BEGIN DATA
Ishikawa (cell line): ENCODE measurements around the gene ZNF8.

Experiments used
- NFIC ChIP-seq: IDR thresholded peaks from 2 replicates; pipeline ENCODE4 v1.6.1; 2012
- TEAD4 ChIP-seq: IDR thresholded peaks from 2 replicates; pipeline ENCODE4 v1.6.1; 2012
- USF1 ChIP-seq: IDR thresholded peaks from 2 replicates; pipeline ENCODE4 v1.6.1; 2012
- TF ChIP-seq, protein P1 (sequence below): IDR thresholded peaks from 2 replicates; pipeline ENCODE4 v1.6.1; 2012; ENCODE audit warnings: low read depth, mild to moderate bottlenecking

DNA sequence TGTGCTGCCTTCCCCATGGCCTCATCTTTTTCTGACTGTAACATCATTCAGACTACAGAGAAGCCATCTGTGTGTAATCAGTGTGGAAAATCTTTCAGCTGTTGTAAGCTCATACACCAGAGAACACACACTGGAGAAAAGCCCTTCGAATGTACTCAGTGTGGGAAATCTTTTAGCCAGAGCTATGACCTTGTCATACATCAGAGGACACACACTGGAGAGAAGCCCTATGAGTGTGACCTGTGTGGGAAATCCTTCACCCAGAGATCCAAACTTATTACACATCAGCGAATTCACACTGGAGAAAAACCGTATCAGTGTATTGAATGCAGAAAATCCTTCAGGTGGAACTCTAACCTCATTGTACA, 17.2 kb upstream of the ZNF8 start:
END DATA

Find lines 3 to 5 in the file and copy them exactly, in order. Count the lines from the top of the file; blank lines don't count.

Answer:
- NFIC ChIP-seq: IDR thresholded peaks from 2 replicates; pipeline ENCODE4 v1.6.1; 2012
- TEAD4 ChIP-seq: IDR thresholded peaks from 2 replicates; pipeline ENCODE4 v1.6.1; 2012
- USF1 ChIP-seq: IDR thresholded peaks from 2 replicates; pipeline ENCODE4 v1.6.1; 2012